Three days later, the FDA policy on non‐regulation was unveiled.The person who oversaw its development was the FDA’s Deputy Commissioner for Policy, Michael Taylor,whose position had been created especially for him in 1991. Prior to that, Taylor was an outside attorney for both Monsanto and the Food Biotechnology Council. After working at the FDA, he became Monsanto’s vice president.
TH E F D A C O V E R S U P H E A L T H R I S K S
Taylor’s policy needed to create the impression that unintended effects from GM crops were not an issue.Otherwise their GRAS status would be undermined and they would need the extensive testing and labels that are normally required for food additives. But internal memos made public from a lawsuit showed that the overwhelming consensus among the agency scientists was that GM crops can have unpredictable, hard‐to‐ detect side effects. Various departments and experts spelled these out in detail, listing allergies, toxins,nutritional effects, and new diseases as potential dangers. They urged superiors to require long‐term safety studies.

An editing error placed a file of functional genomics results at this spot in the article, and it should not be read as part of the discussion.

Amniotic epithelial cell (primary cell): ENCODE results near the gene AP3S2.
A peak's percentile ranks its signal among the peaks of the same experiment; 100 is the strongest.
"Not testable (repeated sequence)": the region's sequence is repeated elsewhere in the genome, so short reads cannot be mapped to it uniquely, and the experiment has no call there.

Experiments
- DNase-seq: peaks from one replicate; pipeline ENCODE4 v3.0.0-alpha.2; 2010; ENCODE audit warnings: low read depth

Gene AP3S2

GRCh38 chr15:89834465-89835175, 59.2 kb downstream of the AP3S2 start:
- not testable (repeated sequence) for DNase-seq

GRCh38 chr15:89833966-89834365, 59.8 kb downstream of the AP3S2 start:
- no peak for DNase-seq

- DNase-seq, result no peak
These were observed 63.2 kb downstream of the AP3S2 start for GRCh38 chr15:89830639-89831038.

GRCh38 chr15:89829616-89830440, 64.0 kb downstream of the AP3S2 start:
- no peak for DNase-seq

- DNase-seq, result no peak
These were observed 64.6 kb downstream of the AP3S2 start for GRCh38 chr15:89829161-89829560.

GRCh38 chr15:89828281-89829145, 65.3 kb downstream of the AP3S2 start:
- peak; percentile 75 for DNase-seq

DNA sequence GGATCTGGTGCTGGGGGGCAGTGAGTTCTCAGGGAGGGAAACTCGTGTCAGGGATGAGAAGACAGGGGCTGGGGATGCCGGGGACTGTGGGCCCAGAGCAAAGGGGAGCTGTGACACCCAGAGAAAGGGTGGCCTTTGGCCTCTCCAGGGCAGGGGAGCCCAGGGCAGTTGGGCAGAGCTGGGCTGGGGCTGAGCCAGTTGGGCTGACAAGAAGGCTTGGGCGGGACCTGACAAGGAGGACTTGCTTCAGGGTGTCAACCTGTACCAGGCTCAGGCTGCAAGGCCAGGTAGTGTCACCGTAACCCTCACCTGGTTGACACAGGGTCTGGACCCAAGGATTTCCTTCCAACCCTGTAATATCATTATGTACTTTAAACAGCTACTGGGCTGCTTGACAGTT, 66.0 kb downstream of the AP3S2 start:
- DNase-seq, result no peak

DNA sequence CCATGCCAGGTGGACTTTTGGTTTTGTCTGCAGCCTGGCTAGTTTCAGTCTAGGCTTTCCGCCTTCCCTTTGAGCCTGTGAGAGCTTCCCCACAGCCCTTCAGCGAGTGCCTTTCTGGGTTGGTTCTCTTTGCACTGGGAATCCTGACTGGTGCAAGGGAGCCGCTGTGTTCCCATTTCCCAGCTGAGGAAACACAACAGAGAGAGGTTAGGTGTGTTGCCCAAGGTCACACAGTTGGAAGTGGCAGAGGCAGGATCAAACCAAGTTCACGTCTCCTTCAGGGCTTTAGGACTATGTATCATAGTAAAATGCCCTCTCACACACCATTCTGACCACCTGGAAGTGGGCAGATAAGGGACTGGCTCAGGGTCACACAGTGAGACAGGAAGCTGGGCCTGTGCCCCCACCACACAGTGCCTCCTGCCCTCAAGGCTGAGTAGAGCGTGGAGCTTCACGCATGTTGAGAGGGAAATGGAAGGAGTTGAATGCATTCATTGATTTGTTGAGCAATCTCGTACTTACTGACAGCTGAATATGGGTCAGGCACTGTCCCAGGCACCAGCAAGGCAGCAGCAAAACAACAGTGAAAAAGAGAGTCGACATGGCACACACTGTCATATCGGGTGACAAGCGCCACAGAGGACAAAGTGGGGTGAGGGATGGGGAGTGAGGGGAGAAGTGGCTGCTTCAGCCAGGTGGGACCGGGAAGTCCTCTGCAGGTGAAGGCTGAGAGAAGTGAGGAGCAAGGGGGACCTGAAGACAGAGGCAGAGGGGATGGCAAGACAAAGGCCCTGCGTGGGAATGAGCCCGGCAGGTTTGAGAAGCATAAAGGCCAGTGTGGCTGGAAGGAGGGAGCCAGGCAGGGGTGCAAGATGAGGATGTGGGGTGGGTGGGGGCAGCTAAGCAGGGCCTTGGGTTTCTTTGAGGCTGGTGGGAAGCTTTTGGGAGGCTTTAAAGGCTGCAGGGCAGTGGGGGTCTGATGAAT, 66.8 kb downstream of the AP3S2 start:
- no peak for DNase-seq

In spite of the warnings, according to public interest attorney Steven Druker who studied the FDA’s internal files, “References to the unintended negative effects of bioengineering were progressively deleted from drafts of the policy statement (over the protests of agency scientists).”
FDA microbiologist Louis Pribyl, PhD, wrote about the policy, “What has happened to the scientific elements of this document? Without a sound scientific base to rest on, this becomes a broad, general, ‘What do I have to do to avoid trouble’‐type document. . . . It will look like and probably be just a political document. . . . It reads very pro‐industry, especially in the area of unintended effects.”
The scientists’ concerns were not only ignored, their very existence was denied. The official FDA policy stated, “The agency is not aware of any information showing that foods derived by these new methods differ from other foods in any meaningful or uniform way.”